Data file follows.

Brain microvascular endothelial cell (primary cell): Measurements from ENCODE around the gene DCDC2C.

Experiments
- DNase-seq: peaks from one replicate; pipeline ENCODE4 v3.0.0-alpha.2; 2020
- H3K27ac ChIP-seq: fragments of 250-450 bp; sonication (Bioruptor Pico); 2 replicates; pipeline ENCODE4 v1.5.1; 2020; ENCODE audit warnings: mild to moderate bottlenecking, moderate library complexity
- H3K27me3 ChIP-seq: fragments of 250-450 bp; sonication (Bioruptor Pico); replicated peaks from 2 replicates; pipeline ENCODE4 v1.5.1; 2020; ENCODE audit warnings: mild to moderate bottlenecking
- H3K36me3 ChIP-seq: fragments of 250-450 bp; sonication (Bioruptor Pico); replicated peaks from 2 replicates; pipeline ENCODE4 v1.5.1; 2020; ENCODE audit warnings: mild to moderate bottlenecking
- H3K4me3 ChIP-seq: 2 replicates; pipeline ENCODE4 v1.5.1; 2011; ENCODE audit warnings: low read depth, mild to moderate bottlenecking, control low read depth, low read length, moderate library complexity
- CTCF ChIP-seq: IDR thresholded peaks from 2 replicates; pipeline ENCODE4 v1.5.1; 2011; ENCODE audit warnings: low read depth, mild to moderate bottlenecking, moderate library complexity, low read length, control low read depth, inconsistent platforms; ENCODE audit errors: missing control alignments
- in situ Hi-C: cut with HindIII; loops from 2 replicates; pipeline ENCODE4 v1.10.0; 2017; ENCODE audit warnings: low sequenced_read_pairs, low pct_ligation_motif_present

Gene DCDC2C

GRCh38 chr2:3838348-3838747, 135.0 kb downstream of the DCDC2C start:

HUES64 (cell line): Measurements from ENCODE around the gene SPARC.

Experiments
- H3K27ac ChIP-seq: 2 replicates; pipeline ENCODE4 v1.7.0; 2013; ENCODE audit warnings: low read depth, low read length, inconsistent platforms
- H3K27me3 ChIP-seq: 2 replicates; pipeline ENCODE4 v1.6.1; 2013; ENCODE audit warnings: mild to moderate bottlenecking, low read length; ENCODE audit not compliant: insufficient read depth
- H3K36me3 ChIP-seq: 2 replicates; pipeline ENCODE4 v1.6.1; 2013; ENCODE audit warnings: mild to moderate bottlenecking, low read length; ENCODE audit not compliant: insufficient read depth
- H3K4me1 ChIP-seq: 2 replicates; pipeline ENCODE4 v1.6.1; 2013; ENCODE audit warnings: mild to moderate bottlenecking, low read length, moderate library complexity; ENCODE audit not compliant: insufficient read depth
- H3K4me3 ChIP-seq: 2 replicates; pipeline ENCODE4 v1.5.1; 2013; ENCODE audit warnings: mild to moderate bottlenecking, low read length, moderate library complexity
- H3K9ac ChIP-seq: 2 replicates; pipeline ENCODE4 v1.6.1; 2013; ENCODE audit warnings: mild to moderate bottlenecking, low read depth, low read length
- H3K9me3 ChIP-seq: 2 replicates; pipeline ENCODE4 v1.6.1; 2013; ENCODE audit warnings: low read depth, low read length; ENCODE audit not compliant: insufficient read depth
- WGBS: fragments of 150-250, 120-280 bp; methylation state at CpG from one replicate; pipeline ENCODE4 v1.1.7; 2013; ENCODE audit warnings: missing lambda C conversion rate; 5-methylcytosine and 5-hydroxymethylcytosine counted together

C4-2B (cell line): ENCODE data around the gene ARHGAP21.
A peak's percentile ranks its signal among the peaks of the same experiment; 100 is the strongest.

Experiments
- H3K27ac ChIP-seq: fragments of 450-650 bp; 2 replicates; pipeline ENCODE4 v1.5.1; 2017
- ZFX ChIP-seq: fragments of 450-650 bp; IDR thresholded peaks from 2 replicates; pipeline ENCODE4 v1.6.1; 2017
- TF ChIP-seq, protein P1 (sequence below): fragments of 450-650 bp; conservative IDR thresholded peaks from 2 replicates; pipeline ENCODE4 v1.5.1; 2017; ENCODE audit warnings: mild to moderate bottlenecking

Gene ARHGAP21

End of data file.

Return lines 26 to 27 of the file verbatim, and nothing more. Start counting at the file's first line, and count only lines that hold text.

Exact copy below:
- ZFX ChIP-seq: fragments of 450-650 bp; IDR thresholded peaks from 2 replicates; pipeline ENCODE4 v1.6.1; 2017
- TF ChIP-seq, protein P1 (sequence below): fragments of 450-650 bp; conservative IDR thresholded peaks from 2 replicates; pipeline ENCODE4 v1.5.1; 2017; ENCODE audit warnings: mild to moderate bottlenecking